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Whistleblower suit targets child, family agency

Plaintiff says complaints about staffing got her fired

Thursday, May 29, 2003

By Barbara White Stack, Post-Gazette Staff Writer

A veteran employee of Allegheny County's Office of Children, Youth and Families yesterday filed a federal whistleblower lawsuit claiming she was fired when she tried to tell the public how seriously children were endangered by the agency's understaffing.

Penne Fabian, right, a former case practice specialist with the Allegheny County Office of Children, Youth and Families, listens to her lawyer, Timothy O’Brien, at yesterday’s news conference. Fabian is suing CYF after being fired. (Bill Wade, Post-Gazette)

The suit, filed with the support of the Pittsburgh chapter of the American Civil Liberties Union, says county Human Services Director Marc Cherna retaliated against Penne Fabian when she insisted that a workload assessment report include specific statistics about caseworkers failing to complete required visits to families and children.

"I have personally experienced the dysfunction of the agency and I have personally experienced our agency putting children in our care at risk," Fabian said yesterday during a news conference in the Allegheny Building, Downtown, with her lawyers, Vic Walczak, legal director of the ACLU, and co-counsel Timothy O'Brien.

State regulations require caseworkers to visit children at least once a month to ensure their safety when they're permitted to remain with abusive or neglectful parents or are placed in foster care.

When caseworkers fail to check on children, Fabian said, the consequences can be terrible. She cited Quatasia Settles as an example. The 2-year-old was discovered mummified in her mother's Hill District apartment in 1999, and the caseworker has admitted that she hadn't visited in 11 months.

In addition, Fabian said, when caseworkers don't visit, children can disappear, as did 5-year-old Rilya Wilson of Florida.

Fabian's lawsuit, filed against Cherna, CYF and Allegheny County, says her right to free speech was violated by the firing. It seeks punitive and compensatory damages, as well as restoration of her job at CYF, where she was a case practice specialist.

"She had 14 years with the agency with an unblemished work record. There were no complaints against her until she attempted to disclose to the public information about the agency's performance," O'Brien said.

Among the statistics Fabian says were censored from the final report were those showing high caseworker vacancy rates resulting in workers visiting families only 42 percent of the time they were required to.

Cherna and county Solicitor Charles McCullough said yesterday they had not seen the suit and could not comment specifically on it. McCullough said, however, that Fabian's termination was for insubordination and was justified. He called the whistleblower allegation a fabrication.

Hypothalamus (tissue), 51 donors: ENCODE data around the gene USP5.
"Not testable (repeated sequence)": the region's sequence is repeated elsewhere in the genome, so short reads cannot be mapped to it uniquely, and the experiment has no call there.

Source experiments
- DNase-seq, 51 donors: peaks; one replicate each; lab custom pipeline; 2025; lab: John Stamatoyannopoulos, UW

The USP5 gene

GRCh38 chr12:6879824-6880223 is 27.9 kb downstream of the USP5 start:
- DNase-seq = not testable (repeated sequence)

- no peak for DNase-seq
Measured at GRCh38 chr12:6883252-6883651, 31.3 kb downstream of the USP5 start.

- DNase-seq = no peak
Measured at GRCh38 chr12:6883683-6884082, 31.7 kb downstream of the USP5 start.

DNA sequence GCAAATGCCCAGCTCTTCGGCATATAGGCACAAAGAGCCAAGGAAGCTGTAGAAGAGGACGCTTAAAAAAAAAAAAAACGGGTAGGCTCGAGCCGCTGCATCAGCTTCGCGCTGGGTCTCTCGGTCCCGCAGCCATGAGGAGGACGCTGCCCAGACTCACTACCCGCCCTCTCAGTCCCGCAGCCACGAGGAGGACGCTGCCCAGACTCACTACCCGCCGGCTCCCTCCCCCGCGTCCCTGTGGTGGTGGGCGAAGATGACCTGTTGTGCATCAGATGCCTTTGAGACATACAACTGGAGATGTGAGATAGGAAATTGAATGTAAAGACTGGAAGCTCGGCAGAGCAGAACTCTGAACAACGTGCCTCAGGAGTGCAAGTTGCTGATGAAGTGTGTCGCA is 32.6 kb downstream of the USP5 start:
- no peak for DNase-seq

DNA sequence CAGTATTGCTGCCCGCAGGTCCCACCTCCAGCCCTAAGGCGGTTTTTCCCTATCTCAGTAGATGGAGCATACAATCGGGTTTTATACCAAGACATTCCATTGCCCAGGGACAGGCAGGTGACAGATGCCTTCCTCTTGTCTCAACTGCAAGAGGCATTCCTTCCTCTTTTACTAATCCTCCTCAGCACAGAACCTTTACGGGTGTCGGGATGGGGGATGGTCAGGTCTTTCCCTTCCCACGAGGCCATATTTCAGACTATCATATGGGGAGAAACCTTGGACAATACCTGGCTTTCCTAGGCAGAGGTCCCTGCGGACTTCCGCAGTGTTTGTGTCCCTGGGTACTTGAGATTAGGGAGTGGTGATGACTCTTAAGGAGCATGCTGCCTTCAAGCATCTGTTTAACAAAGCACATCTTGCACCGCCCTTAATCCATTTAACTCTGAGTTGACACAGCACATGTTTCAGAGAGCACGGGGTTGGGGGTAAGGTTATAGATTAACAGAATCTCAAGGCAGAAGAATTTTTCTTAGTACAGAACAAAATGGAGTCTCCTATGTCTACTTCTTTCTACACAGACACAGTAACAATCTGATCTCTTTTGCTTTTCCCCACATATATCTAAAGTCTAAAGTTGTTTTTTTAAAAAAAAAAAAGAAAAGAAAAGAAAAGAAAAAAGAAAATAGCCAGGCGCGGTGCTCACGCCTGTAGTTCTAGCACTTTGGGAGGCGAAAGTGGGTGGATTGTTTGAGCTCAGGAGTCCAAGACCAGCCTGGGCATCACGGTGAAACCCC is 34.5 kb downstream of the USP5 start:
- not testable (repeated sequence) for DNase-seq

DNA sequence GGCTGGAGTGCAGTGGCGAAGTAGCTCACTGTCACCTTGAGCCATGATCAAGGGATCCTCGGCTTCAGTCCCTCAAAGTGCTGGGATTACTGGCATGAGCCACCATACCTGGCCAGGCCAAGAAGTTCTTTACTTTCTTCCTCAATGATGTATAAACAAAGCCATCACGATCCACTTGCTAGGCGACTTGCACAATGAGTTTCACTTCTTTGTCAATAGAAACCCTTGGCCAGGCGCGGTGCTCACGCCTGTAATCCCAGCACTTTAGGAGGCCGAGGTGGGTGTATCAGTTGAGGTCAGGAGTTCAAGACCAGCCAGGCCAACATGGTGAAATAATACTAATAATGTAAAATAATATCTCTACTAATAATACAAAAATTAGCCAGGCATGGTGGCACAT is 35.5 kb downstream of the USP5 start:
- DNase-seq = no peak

Cherna said he was prohibited from commenting on the suit, but he did talk about the final "Workload Assessment Study" report, issued in November.

He said he commissioned the $100,000 study by experts at the University of Pittsburgh's School of Social Work to demonstrate that for caseworkers to do their jobs correctly, lower caseloads were essential. Fabian was assigned to help the Pitt researchers gather information from CYF caseworkers. Neither Pitt researcher could be reached last night for comment.

Cherna said he wanted the experts to determine whether caseworkers could complete everything required by the state -- including monthly visits -- with caseloads as high as 30, which is the state's limit.

Though the report does not include the statistics Fabian cites in her lawsuit, it is far from complimentary to CYF. It says the average caseload was 24 families, which is below the limit, but a number the experts said was too high.

The report says that to complete all duties, intake caseworkers, who perform initial investigations of abuse or neglect allegations, should have loads no higher than 16, and family service workers, who help parents get their children back from foster care, should have no more than 17 families assigned.

Though not as specific as Fabian wanted, the report does say that with caseloads of 24, it is impossible for workers to visit children as required.

"I wanted to know, to do the job right, what is the ideal maximum number of cases," Cherna said yesterday. That statistical information would help him to lobby for more money for caseworkers.

He said he has given the report, paid for by Pittsburgh area foundations, to the state Department of Public Welfare and the Child Welfare League of America. "I am using it to advocate for improvement," he said.

The lawsuit says Cherna demanded that specific statistics be deleted from the report because if they remained, he is quoted as saying, "the media would be all over it."

The suit accuses Cherna of cursing at Fabian when she questioned the deletions. And, finally, it says when Fabian again questioned exclusion of the information, Cherna became angry and told her, "You are out of here," after which she was fired.


Barbara White Stack can be reached at bwhitestack@post-gazette.com or 412-263-1878.

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